Changes in ambient temperature found to influence brown fat levels


July 1, 2014

A new study has found that changes in ambient temperature can influence the concentration of brown fat cells in humans (Photo: Shutterstock)

A new study has found that changes in ambient temperature can influence the concentration of brown fat cells in humans (Photo: Shutterstock)

The discovery that lowering your body temperature leads to an increase in a certain type of "good" fat might have some ditching the diet books and shedding a layer of clothing instead. A study conducted at the National Institute of Health (NIH) in Washington has demonstrated that changes in ambient temperature affects brown fat levels in humans, pointing to potential treatment options for the weight-wary and sufferers of diabetes.

Unlike white fat, which stores calories, brown fat generates energy and warmth by burning the calorie-storing white fat. It therefore has an important role to play in fending off obesity. While the difference between the two forms of fat, or adipose tissue, has been known for some time, how brown fat can be regulated in people hasn't been quite so clear.

The knowledge that higher concentrations of brown fat can help to fight off obesity has seen research efforts focus on how, if at all, its levels could be regulated. In 2012, scientists found that commonly prescribed Type-2 diabetes drugs TZDs promoted conversion of white cells into brown. Soon after, it was discovered that certain proteins made by the body regulate the development of brown fat and could provide a therapeutic target in the fight against obesity.

The latest study, with the appropriate acronym of ICEMAN (Impact of Chronic Cold Exposure in Humans, was led by endocrinologist Dr Paul Lee from Sydney's Garvan Institute of Medical Research and involved monitoring the fat levels and metabolic changes in five healthy men across four month-long sessions at various temperatures.

During the sessions, the participants went about their daily routines, but spent each night in a temperature regulated room at NIH. For the first month the temperature was set at 24° C (75° F). This was chosen as it is "thermo-neutral" and doesn't require the body to work to regulate its temperature. Measurements taken at the end of the first month were noted as baseline figures.

For the second month-long session, the temperature was dropped to 19° C (66° F), raised back up to 24° C for the third, and then cranked up to a toasty 27° C (80° F) for the fourth and final stint.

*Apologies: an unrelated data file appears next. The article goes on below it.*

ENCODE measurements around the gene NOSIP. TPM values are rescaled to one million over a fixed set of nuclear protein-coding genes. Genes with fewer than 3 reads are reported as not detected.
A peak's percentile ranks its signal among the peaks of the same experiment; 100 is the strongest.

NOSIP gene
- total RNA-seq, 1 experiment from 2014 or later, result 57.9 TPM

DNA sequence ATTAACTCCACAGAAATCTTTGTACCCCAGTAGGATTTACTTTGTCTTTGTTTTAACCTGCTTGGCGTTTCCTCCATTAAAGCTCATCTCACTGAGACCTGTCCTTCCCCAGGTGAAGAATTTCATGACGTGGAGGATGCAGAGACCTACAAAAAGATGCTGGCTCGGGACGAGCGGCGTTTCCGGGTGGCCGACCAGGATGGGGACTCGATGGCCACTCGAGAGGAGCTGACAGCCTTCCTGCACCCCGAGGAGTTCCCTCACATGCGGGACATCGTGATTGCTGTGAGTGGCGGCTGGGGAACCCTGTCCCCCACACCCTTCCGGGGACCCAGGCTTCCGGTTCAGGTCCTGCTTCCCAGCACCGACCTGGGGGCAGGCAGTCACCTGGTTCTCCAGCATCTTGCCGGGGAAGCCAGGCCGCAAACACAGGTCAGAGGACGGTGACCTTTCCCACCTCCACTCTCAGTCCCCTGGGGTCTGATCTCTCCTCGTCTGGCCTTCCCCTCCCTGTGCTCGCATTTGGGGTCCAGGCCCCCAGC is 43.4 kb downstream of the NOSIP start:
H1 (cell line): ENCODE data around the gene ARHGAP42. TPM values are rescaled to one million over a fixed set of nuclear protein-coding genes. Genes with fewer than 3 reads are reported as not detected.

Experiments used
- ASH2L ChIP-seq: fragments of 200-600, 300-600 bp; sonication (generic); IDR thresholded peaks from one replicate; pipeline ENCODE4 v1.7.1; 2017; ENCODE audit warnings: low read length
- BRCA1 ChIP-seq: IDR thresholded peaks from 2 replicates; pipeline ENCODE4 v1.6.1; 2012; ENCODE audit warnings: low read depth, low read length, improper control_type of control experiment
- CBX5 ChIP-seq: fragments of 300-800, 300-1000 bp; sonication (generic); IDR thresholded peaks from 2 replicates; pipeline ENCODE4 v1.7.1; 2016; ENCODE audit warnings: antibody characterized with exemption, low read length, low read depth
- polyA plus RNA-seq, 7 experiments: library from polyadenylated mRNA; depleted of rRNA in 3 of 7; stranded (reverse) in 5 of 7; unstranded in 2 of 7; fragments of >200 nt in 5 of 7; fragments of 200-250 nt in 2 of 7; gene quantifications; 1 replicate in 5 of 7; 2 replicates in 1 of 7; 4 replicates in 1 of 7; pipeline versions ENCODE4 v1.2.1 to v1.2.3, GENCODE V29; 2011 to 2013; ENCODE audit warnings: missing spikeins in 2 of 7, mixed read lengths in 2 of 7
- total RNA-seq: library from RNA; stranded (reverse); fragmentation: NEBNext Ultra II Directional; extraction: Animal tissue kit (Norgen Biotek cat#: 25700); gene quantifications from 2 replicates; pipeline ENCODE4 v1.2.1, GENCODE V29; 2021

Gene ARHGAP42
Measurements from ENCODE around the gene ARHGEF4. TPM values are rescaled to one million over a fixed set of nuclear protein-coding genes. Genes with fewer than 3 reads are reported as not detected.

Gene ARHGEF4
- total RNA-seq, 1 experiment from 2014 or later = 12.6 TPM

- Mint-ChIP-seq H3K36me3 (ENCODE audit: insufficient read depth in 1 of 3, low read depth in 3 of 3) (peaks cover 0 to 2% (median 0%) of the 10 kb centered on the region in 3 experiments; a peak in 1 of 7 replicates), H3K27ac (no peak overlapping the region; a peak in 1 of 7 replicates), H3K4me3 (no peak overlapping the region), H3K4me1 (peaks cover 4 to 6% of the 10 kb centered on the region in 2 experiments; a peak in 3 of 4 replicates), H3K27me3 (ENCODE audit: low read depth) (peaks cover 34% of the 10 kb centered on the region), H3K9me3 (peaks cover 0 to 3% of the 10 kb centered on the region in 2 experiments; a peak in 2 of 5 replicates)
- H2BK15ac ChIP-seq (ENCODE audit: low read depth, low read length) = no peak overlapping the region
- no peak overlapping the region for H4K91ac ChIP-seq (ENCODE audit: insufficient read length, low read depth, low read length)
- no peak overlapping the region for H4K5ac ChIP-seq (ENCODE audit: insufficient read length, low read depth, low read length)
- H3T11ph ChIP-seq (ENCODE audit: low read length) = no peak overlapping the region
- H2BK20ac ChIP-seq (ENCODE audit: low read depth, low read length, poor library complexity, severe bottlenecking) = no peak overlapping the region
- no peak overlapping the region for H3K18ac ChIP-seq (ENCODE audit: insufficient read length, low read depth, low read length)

The researchers found that brown fat levels were increased during the cooler month and then fell in the warm month. Furthermore, they observed a metabolic benefit for diabetics in that a higher brown fat level led to increased insulin sensitivity, indicating those with more brown fat cells may not require as much insulin to bring their blood sugar level down after a meal.

"The improvement in insulin sensitivity accompanying brown fat gain may open new avenues in the treatment of impaired glucose metabolism in the future," says Lee.

The news isn't all good, however, with the research also suggesting our penchant for climate controlled living may be linked to rising obesity levels in certain parts of the world.

"On the other hand, the reduction in mild cold exposure from widespread central heating in contemporary society may impair brown fat function and may be a hidden contributor to obesity and metabolic disorders", he says.

The team's research findings were published in the journal diabetes.

Source: Garvan Institute

About the Author
Nick Lavars Nick was born outside of Melbourne, Australia, with a general curiosity that has drawn him to some distant (and very cold) places. Somewhere between enduring a winter in the Canadian Rockies and trekking through Chilean Patagonia, he graduated from university and pursued a career in journalism. Having worked for publications such as The Santiago Times and The Conversation, he now writes for Gizmag from Melbourne, excited by tech and all forms of innovation, the city's bizarre weather and curried egg sandwiches. All articles by Nick Lavars

The interesting thing here is that its not a startling discovery, it just puts a scientific explanation against observed facts.

Its been known for a long time that those in colder climes tend to be healthier, for example the Scandinavian countries or Iceland where they have one of the longest life expectancies for men. Yes their diet of lots of fish etc. helps, but they still do better than others who have similar healthy diets.

Brian M

So, who will be the first to mass produce a 'onesie' with cooling ducting and a tiny battery A/C unit to keep you cool? Especially if they print the outside with a T-shirt and jeans pattern, or a business suit look (tie optional) for the executive types ... With the present obesity and diabetics panic they should make a profit in no time!

The Skud

Nudism. You know it makes sense. Your brown fat says so.

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